Soon, we both realised that if the book did not deal with maps relevant to the cartographic issues of the Eastern Question and its by-product, the Macedonian Question, the final result risked, at the end being incomplete, unbalanced or even misleading. So, finally, we decided to extend our research to the fall of the Ottoman Empire, which coincides with the end of World War I and to re-examine ethnographic mapping as a special, though unreliable cartographic typology.
Our decision to include a period in which the region was rapidly and violently transformed as a consequence of the decay and final fall of the Ottoman Empire, with the Great Powers by no means indifferent to the question of succession and the new geopolitical setting in South-East Europe, together with a reconsideration of the political role of ethnographic mapping could only add to the project and its scholarly value.
The discerning readers of this publication will have at their disposal a complete picture of how the region of Macedonia was represented on maps in the twenty-five centuries of European cartographic tradition and how its name was placed on those maps. This picture, plus the overview provided of the additional century of ethnographic mapping, will enable the reader to follow the cartographic history of Macedonia as a whole.
Both Prof. Livieratos and myself hope that this book will be of help to those who wish to approach the delicate present-day state of the Macedonian Question through the medium of maps. It is hoped that the book will be instructive for those who have little or no knowledge of the dispute over the use of the geographic term «Macedonia» and the spatial definition of its territory, and also attractive to people who simply love maps, of whom there are, fortunately, many!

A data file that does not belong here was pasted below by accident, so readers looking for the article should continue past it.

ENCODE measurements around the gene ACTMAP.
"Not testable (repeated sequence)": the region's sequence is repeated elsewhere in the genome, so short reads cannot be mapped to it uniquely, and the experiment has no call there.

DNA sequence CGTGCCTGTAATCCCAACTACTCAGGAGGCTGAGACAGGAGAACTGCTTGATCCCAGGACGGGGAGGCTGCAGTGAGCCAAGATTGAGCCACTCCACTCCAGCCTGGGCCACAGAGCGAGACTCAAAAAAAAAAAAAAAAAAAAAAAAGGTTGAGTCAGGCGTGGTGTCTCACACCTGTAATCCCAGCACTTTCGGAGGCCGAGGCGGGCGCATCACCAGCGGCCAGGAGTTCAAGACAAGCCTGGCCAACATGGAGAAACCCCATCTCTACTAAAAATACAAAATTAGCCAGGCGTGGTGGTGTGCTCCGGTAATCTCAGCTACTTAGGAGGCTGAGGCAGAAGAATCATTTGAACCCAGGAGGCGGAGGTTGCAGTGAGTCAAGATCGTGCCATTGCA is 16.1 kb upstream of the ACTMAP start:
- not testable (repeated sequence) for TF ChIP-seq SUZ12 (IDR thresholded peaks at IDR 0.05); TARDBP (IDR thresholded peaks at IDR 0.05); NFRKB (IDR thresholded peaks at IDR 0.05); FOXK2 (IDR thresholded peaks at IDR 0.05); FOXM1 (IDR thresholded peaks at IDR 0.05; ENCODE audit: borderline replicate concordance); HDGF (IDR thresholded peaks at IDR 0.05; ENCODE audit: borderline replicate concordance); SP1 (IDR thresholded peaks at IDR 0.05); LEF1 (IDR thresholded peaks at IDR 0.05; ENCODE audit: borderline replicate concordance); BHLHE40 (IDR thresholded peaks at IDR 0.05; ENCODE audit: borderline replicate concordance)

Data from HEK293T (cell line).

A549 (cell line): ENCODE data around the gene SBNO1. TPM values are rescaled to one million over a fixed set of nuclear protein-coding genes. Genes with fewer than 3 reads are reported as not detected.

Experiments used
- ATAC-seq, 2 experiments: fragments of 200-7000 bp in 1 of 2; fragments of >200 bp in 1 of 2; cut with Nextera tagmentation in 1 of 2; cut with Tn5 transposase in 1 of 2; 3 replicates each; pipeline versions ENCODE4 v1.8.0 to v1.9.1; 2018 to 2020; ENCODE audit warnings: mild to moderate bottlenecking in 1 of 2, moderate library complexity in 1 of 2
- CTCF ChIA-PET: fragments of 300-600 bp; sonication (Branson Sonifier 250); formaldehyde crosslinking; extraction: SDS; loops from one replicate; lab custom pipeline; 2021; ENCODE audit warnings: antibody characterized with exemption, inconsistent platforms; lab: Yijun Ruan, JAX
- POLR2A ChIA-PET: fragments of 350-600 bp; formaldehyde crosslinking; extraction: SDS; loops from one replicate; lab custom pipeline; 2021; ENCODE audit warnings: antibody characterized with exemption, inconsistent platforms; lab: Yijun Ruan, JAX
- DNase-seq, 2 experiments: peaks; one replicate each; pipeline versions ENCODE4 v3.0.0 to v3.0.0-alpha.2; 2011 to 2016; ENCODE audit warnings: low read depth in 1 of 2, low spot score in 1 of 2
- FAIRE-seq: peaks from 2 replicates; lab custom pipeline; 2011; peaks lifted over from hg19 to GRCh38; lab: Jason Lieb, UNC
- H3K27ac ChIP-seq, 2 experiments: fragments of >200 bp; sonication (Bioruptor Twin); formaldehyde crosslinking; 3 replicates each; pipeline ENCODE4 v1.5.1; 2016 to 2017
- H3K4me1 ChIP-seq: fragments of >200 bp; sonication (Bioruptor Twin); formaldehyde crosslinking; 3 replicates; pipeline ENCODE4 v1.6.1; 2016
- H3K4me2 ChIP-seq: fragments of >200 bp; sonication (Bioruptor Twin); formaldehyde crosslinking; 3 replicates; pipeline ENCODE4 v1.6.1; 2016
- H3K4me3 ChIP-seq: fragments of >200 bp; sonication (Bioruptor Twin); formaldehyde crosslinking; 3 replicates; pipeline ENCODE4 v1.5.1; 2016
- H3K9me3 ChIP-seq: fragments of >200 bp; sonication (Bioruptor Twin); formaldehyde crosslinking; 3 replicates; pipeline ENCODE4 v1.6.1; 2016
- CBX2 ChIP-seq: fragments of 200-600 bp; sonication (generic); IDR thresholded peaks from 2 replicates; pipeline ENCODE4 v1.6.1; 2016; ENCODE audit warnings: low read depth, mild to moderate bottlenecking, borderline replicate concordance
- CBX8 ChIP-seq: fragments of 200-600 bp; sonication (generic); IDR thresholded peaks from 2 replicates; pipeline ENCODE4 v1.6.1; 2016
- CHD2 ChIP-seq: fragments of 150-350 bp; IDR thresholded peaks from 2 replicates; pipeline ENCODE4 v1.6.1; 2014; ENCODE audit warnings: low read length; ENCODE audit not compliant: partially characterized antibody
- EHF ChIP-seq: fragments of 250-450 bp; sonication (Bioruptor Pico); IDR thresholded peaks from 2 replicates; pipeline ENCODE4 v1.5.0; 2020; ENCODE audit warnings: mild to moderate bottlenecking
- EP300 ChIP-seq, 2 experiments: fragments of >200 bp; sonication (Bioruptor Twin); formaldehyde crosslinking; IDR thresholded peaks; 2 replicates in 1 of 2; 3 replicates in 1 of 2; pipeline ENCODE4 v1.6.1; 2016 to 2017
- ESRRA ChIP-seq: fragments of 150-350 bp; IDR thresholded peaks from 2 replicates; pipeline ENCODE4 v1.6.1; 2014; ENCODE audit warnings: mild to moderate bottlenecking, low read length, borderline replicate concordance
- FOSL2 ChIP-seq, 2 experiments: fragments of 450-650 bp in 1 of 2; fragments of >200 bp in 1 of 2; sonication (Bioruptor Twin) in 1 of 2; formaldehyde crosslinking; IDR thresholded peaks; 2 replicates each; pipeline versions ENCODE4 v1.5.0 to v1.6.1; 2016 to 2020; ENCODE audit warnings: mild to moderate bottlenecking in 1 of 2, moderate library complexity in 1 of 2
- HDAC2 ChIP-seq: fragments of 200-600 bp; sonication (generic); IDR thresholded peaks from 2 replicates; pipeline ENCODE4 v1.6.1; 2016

A number of colleagues who contributed to this fascinating and challenging work merit our warmest thanks: Dr. Chrysoula Boutoura, Professor of Digital & Thematic Cartography at our University, who offered data and expertise in map processing; Dr. Angeliki Tsorlini, holder of a recent doctorate on Ptolemy’s Geographia, who implemented the modern mapwork used in this study; the archaeologists Dr. A. Kyriakou, Dr. E. Mitsopoulou and A. Tourtas, who assisted me, especially after July 2009, when I was elected as a Member of the European Parliament, in collecting all the relevant historical and archaeological evidence on ancient Macedonia, a land whose cartographic depiction through the centuries may illuminate the multifaceted aspects of an issue which seems to be over-simplified, when restricted only to the international issue over the name «Macedonia» its origins and use or misuse. Last but not least, special thanks are due to Andrew Hendry who patiently and carefully edited the texts in English.
Evangelos Livieratos and I are proud to offer the European public the outcome of an interdisciplinary study that has been consciously carried out in full accordance, we believe, with the principles of academic ethics. We wish that the readers of this collection will enjoy reading it as much as we enjoyed creating it.
Dr. Chrysoula Paliadeli | Professor of Classical Archaeology, Member of the European Parliament
The Ancient Legacy
- Before the era of Ptolemy’s Geographia
- The Geographia heritage
- Early Middle Ages
- High & Late Middle Ages
- Early modern period
The Recent Times
- The first half of the 19th century
- Before the Berlin Congress
- After the Berlin Congress
- Perceptions of borderlines: fictitious & real